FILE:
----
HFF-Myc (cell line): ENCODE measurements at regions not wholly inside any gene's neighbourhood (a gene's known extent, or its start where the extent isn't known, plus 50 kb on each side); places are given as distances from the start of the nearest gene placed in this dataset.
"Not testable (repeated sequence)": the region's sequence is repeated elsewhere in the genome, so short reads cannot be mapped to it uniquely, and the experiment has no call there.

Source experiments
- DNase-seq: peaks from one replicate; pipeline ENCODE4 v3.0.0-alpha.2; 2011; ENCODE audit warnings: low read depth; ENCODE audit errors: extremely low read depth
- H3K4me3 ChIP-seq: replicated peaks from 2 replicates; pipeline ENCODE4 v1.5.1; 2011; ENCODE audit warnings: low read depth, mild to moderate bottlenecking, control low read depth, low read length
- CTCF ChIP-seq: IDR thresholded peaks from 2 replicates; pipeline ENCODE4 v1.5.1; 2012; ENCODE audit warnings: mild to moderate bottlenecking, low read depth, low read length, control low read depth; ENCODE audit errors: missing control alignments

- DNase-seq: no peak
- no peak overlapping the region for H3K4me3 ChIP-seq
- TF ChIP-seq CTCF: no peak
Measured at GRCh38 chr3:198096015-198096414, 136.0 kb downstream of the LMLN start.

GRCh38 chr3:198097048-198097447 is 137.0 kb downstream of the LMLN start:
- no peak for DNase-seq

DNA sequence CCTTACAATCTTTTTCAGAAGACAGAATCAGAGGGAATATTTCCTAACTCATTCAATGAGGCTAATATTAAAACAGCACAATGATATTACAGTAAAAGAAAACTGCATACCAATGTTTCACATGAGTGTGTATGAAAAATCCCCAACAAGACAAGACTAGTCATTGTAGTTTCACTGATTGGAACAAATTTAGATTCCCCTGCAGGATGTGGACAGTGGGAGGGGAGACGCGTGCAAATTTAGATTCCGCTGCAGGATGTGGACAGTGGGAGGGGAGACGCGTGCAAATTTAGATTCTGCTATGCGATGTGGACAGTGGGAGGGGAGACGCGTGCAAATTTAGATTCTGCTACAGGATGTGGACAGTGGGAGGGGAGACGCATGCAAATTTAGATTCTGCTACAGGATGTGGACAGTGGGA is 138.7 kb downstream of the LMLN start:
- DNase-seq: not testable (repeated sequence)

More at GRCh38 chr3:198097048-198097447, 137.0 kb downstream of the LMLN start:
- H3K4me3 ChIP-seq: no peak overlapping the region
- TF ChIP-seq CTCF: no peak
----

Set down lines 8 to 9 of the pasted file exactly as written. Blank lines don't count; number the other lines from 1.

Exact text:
- no peak overlapping the region for H3K4me3 ChIP-seq
- TF ChIP-seq CTCF: no peak